The more successful rollout of coronavirus vaccines in Britain compared to the European Union has resulted in a sharp reversal of previous approval trends for national leaders and their handling of the pandemic. Boris Johnson, whose initial handling of the pandemic was sharply criticised both domestically and abroad, is now enjoying a notable increase in approval of his handling of the pandemic, with the British public also indicating they approve of current (if not previous) Government measures to manage the pandemic. Meanwhile in continental Europe, the leaders of Germany, France, and Italy now face a public that is increasingly disapproving of their handling of the crisis. In this article, we present our latest research from Germany, France, Italy, and Great Britain, contrasting it with our findings from early October.
In Germany, our research finds that the proportion of Germans who think the German Government is currently taking the right measures to address the coronavirus pandemic has fallen from 62% in October to 43% in late February. Indeed, our latest polling finds that a plurality of Germans (47%) now think their government is not taking the correct steps to manage the pandemic, representing a sharp reversal in public opinion. Looking into the demographic data, we can observe a clear partisan slant, with 58% of Christian Democratic Union (CDU) voters and 53% of Social Democratic Party (SPD) voters (from the 2017 election) approving of current government measures. Meanwhile, only 26% of Alliance for Germany (AfD) voters approve of the current measures being taken by the German Government.
Meanwhile, the public in France has been sceptical of the French Government’s handling of the pandemic for some time now: back in October, only 32% of French respondents said the French Government was taking the right measures to address the coronavirus pandemic—and this figure has now fallen to 27% in late February. Conversely, a clear majority of the French public (56%) now say that the French Government is currently failing to take the right measures to address the situation. Although these figures do not represent a dramatic reversal as in Germany, it is nonetheless remarkable that only one in four French respondents think the right measures are being taken. Among those who voted for Emmanuel Macron in the 2017 Presidential Election, 52% think the right measures are being taken, but a very significant 35% disagree. Marine Le Pen’s voters are strongly opposed, with only 17% saying the French Government is taking the right steps.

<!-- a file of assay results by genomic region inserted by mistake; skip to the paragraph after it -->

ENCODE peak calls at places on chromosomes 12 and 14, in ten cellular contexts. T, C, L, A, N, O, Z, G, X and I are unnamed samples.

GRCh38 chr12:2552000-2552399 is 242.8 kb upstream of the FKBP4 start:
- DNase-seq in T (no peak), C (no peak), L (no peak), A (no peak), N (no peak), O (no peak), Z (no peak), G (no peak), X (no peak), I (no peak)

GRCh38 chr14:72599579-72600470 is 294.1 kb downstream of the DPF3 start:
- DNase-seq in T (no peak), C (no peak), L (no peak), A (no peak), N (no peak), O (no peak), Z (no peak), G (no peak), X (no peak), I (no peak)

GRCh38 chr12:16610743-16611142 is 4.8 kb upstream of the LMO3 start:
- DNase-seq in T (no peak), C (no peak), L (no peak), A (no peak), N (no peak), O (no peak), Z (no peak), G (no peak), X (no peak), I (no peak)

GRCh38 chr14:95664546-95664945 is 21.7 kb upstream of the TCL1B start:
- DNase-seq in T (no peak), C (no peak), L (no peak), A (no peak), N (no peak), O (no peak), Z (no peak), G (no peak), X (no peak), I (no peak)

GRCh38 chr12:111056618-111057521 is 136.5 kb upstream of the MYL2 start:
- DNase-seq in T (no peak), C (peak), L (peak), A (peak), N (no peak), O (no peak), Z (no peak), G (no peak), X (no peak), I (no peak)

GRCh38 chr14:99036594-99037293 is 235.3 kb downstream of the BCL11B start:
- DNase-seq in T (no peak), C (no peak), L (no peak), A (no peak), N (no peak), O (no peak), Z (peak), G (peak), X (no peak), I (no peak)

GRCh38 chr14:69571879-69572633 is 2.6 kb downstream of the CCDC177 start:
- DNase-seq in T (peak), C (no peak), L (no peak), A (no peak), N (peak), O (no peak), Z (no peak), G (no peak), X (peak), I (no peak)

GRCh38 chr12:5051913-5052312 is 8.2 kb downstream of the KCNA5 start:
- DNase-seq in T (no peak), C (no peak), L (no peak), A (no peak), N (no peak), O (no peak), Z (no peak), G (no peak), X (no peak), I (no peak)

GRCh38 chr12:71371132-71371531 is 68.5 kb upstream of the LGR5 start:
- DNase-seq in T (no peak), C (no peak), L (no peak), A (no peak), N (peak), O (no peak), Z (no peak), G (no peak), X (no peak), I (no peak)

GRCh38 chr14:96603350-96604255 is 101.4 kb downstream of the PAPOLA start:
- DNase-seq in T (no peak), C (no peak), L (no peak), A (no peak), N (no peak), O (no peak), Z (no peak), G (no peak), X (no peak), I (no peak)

Italy has experienced a similar pattern as Germany, but less dramatic: whereas in October 54% of Italians thought the Italian Government was taking the right measures to address the pandemic, this has now fallen to 41% in late February. Conversely, the proportion who think the Italian Government has failed to take the right measures has increased from 33% to 41% over the past five months. Politically, Italy appears to be somewhat less polarised on this question than both Germany and France: approval for current government measures stands at 56% for Democratic Party voters, but it is still 36% among Lega voters and 44% among Forza Italia voters. Although these figures are far from a majority, they are nonetheless less polarised than the opposition levels among AfD or Marine Le Pen voters.
Unlike the three countries we polled in continental Europe, in Britain we observe a sharp increase in support for the measures currently being taken by the Government: the proportion of British respondents who think the British Government is currently taking the right measures to address the coronavirus pandemic has increased from 33% in October to 56% now in March. Even among those who voted for the Labour Party in 2019, a very significant minority of 40% agree with the Government’s current measures.